Degenerative or mechanical arthritis refers to a group of conditions that mainly involve damage to the cartilage that covers the ends of the bones.
The main job of the smooth, slippery cartilage is to help the joints glide and move smoothly. This type of arthritis causes the cartilage to become thinner and rougher.
To compensate for the loss of cartilage and changes in joint function, the body begins to remodel the bone in an attempt to restore stability. This can cause undesirable bony growths to develop, called osteophytes. The joint can become misshapen. This condition is commonly called osteoarthritis.
Osteoarthritis can also result from previous damage to the joint such as a fracture or previous inflammation in the joint.
What Are The Parts Of A Joint
Joints get cushioned and supported by soft tissues that prevent your bones from rubbing against each other. A connective tissue called articular cartilage plays a key role. It helps your joints move smoothly without friction or pain.
Some joints have a synovial membrane, a padded pocket of fluid that lubricates the joints. Many joints, such as your knees, get supported by tendons and ligaments. Tendons connect muscles to your bones, while ligaments connect bones to other bones.
What Are The 3 Types Of Arthritis
The Three Most Common Types of Arthritis
- Osteoarthritis. Osteoarthritis the most common form of arthritis.
- Rheumatoid Arthritis. Rheumatoid arthritis is an autoimmune disease, which means that the immune system attacks parts of the bodyespecially the joints.
- Psoriatic Arthritis.
Which form of arthritis is an autoimmune disease that attacks the joints?
Rheumatoid arthritis is an autoimmune disease. Normally, your immune system helps protect your body from infection and disease. In rheumatoid arthritis, your immune system attacks healthy tissue in your joints. It can also cause medical problems with your heart, lungs, nerves, eyes and skin.
What diseases cause joint pain?
Other causes. Joint pain can be caused by: bursitis, or inflammation of the cushioning pads around joints. lupus. gout. certain infectious diseases, such as mumps, influenza, and hepatitis.
What Can I Do To Make Living With Arthritis Easier
Changing your routine can make living with arthritis easier. Adjust your activities to lessen joint pain. It may help to work with an occupational therapist . An OT is a healthcare provider who specializes in managing physical challenges like arthritis.
An OT may recommend:
- Adaptive equipment, such as grips for opening jars.
- Techniques for doing hobbies, sports or other activities safely.
- Tips for reducing joint pain during arthritic flare-ups.
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Q How Much Glucosamine Do I Need
A. Arthritis is a very common problem among the Americans. According to the statistics, around 22.7% of the American adults are diagnosed with some forms of arthritis, such as gout, lupus, rheumatoid arthritis, and others..
Can Imaging Exams Detect Arthritis
Imaging exams can help your healthcare provider get a clear picture of your bones, joints and soft tissues. An X-ray, MRI or ultrasound can reveal:
- Bone fractures or dislocations that may be causing you joint pain.
- Cartilage breakdown around your joints.
- Muscle, ligament or tendon injuries near your joints.
- Soft tissue inflammation.
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What Are The Risk Factors For Oa
- Joint injury or overuseInjury or overuse, such as knee bending and repetitive stress on a joint, can damage a joint and increase the risk of OA in that joint.
- AgeThe risk of developing OA increases with age.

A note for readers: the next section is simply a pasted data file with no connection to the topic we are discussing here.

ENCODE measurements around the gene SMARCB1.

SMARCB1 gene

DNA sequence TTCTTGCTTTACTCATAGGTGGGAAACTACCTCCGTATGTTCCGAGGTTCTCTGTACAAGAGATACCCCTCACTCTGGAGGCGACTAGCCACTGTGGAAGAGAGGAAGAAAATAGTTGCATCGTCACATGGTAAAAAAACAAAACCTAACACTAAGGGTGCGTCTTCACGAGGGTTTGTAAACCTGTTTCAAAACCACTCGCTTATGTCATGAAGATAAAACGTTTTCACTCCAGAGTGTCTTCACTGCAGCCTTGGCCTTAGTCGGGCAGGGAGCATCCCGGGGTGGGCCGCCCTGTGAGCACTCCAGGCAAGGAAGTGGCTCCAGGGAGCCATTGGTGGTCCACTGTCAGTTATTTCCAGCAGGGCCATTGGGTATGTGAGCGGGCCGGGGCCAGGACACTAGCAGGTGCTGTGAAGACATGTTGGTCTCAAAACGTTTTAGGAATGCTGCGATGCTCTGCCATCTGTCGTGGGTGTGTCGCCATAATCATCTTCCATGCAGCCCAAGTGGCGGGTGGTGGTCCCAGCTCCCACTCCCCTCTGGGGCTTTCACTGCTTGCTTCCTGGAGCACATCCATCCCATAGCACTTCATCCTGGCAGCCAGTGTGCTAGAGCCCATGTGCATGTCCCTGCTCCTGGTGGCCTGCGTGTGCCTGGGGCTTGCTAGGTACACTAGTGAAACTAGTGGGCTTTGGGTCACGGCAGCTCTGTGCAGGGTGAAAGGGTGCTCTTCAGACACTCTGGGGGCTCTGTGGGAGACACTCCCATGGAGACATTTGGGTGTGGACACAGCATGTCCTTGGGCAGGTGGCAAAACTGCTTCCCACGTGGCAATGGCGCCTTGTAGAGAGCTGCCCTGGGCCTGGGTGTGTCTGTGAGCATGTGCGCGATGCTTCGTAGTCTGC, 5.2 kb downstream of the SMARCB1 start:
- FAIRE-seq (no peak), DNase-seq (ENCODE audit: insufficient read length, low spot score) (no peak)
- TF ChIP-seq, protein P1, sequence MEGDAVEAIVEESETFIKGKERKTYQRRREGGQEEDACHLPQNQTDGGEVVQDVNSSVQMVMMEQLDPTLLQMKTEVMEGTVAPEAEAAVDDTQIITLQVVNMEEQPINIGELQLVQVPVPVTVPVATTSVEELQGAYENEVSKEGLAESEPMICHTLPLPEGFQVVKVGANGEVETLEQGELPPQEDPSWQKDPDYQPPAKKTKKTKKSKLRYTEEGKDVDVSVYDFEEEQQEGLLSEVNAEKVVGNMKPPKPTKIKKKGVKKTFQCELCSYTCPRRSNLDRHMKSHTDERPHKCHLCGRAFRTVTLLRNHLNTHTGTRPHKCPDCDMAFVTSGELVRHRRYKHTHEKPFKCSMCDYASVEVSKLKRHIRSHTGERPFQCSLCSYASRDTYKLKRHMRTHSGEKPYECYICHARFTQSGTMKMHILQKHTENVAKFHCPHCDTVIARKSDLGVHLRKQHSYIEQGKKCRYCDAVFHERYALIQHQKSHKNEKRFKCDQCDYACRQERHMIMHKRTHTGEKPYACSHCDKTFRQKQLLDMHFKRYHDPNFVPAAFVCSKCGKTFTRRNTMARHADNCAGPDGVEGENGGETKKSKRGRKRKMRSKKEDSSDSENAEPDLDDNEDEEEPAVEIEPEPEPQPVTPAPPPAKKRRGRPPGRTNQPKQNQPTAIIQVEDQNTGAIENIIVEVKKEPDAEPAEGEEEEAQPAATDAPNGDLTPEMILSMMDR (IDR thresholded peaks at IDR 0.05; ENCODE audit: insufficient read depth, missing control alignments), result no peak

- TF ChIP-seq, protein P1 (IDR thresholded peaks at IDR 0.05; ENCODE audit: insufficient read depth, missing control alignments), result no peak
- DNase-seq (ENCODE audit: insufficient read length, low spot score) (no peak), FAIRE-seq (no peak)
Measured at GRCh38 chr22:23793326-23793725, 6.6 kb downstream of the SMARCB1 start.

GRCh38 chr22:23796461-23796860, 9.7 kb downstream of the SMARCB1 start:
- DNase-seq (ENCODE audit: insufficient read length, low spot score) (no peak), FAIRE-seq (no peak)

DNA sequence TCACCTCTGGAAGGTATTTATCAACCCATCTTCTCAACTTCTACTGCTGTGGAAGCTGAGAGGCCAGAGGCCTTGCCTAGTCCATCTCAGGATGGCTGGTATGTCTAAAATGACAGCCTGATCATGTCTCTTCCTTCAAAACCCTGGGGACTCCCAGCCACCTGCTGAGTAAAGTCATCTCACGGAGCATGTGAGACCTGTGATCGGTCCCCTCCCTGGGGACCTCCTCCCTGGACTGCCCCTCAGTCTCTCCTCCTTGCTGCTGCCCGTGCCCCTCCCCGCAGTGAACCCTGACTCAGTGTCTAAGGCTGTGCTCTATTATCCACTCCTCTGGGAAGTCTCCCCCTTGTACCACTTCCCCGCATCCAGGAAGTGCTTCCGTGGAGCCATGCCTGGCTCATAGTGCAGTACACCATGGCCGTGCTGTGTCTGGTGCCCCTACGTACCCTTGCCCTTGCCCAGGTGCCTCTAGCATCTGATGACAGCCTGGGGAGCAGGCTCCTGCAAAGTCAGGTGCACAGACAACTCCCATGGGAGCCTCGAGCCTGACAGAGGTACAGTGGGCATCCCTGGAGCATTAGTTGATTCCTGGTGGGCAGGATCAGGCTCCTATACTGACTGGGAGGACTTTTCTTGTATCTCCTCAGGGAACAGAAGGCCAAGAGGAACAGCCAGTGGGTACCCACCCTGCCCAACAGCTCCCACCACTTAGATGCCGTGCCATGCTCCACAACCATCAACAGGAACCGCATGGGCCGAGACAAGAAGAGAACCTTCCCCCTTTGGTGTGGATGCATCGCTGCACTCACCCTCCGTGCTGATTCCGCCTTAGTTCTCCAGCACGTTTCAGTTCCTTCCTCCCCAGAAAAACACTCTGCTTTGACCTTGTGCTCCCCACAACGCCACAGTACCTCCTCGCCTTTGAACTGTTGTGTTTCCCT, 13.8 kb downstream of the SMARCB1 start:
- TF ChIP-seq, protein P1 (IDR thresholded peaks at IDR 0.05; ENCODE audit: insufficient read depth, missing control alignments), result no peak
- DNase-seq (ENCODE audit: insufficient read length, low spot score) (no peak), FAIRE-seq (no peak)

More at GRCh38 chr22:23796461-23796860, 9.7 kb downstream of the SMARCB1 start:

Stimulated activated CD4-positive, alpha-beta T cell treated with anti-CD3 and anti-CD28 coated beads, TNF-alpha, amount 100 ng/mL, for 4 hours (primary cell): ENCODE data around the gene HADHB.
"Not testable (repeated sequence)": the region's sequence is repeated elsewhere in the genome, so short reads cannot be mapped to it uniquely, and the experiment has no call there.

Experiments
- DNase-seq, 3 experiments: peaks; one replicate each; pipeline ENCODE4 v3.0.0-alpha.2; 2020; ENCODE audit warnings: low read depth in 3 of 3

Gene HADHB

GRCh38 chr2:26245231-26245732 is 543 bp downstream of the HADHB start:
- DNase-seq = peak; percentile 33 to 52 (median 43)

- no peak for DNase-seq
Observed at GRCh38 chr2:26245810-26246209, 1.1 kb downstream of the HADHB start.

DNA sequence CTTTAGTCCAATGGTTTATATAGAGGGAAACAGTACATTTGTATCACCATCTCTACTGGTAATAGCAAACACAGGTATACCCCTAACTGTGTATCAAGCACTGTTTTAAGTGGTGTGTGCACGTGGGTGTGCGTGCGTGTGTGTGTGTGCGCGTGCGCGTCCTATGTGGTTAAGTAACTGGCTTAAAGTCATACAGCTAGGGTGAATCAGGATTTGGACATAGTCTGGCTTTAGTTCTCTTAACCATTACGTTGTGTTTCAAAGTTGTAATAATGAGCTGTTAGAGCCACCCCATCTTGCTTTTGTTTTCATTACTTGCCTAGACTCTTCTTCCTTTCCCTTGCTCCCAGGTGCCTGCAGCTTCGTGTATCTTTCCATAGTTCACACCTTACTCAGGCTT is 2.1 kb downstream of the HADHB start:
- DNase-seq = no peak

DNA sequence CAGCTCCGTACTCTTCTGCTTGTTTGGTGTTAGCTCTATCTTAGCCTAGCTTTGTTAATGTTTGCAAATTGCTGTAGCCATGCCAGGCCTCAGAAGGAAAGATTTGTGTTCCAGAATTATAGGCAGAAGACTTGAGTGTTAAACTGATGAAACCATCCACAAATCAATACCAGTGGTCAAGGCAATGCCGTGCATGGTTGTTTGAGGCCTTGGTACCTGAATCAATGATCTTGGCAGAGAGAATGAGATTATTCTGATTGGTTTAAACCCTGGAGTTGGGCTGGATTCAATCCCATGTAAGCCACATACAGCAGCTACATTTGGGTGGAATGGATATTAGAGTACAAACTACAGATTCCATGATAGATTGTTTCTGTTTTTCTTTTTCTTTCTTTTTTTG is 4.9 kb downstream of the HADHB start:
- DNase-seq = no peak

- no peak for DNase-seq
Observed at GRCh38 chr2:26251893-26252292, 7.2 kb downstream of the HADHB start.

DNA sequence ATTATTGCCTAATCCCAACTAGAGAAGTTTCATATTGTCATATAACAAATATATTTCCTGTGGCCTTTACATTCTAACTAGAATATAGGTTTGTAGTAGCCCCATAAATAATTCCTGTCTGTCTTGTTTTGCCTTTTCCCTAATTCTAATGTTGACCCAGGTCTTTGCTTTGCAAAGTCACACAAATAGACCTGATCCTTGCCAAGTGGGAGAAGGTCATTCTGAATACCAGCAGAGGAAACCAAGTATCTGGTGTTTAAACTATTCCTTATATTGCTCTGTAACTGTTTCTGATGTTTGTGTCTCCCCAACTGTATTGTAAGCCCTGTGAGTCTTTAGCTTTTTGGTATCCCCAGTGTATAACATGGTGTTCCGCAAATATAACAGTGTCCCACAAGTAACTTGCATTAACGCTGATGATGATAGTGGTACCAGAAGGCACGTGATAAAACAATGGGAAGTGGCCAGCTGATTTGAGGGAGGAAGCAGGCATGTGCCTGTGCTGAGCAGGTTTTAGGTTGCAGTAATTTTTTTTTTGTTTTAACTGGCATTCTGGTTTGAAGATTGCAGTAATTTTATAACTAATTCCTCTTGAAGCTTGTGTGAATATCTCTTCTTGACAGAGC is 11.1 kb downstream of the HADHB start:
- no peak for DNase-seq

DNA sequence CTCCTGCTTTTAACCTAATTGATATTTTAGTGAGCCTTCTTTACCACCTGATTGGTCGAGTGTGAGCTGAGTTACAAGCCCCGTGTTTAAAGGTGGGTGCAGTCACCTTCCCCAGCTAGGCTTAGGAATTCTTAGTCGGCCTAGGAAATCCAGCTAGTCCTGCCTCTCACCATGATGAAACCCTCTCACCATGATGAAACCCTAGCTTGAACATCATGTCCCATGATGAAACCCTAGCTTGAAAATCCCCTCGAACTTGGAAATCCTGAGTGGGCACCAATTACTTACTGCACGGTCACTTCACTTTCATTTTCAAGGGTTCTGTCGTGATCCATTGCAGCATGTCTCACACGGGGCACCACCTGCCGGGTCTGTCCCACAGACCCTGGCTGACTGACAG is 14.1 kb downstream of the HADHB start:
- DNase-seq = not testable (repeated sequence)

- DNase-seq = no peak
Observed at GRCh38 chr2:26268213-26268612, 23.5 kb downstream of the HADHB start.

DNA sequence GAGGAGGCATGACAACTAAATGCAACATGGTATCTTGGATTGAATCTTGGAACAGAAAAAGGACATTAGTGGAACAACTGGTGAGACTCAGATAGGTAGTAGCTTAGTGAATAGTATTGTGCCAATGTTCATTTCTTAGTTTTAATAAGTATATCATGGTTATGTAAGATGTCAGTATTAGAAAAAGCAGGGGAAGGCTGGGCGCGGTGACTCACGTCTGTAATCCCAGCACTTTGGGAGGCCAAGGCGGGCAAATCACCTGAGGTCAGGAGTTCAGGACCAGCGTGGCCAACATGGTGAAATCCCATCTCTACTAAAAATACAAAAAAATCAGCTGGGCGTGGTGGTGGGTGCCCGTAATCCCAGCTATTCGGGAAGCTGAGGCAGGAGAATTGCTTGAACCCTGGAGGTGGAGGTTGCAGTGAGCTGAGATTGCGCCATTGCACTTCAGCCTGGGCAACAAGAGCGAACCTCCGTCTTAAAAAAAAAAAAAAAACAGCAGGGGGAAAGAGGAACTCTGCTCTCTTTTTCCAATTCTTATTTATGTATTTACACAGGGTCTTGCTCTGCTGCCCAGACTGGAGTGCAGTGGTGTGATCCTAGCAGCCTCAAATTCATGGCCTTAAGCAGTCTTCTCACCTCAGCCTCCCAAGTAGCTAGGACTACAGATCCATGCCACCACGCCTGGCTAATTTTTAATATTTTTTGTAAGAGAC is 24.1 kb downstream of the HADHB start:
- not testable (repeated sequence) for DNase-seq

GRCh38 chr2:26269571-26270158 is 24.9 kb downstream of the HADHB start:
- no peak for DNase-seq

- GenderWomen are more likely to develop OA than men, especially after age 50.
- ObesityExtra weight puts more stress on joints, particularly weight-bearing joints like the hips and knees. This stress increases the risk of OA in that joint. Obesity may also have metabolic effects that increase the risk of OA.
- GeneticsPeople who have family members with OA are more likely to develop OA. People who have hand OA are more likely to develop knee OA.
- Race Some Asian populations have lower risk for OA.
Arthritis Prevalence In The Us
Arthritis and other rheumatic conditions are the most common cause of disability among U.S. adults and have been for the past 15 years.
- Nearly 50% of people may develop symptomatic knee OA by age 85 years.
- An estimated 52.5 million adults in the United States reported being told by a doctor that they have some form of arthritis, rheumatoid arthritis, gout, lupus, or fibromyalgia.
- 26.0% of women and 19.1% men report doctor-diagnosed arthritis.
- An estimated 27 million adults had osteoarthritis in 2005.
- An estimated 5.0 million adults had fibromyalgia in 2005.
- An estimated 1.5 million adults had rheumatoid arthritis in 2007.
- In 2004, there were 454,652 total knee replacements performed, primarily for arthritis.
- An estimated 3.0 million adults had gout in 2005, and 6.1 million adults have ever had gout.
- An estimated 294,000 children under age 18 have some form of arthritis or rheumatic condition.
- In 2004, there were 232,857 total hip replacements, 41,934 shoulder, and 12,055 other joint replacements, primarily for arthritis.
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Who Is At Risk For Arthritis
Some risk factors for arthritis that cant be avoided or changed include:
Age. The older you are, the more likely you are to have arthritis.
Gender. Women are more likely to have arthritis than men.
Heredity. Some types of arthritis are linked to certain genes.
Risk factors that may be avoided or changed include:
Weight. Being overweight or obese can damage your knee joints. This can make them more likely to develop osteoarthritis.
Injury. A joint that has been damaged by an injury is more likely to develop arthritis at some point.
Infection. Reactive arthritis can affect joints after an infection.
Your job. Work that involves repeated bending or squatting can lead to knee arthritis.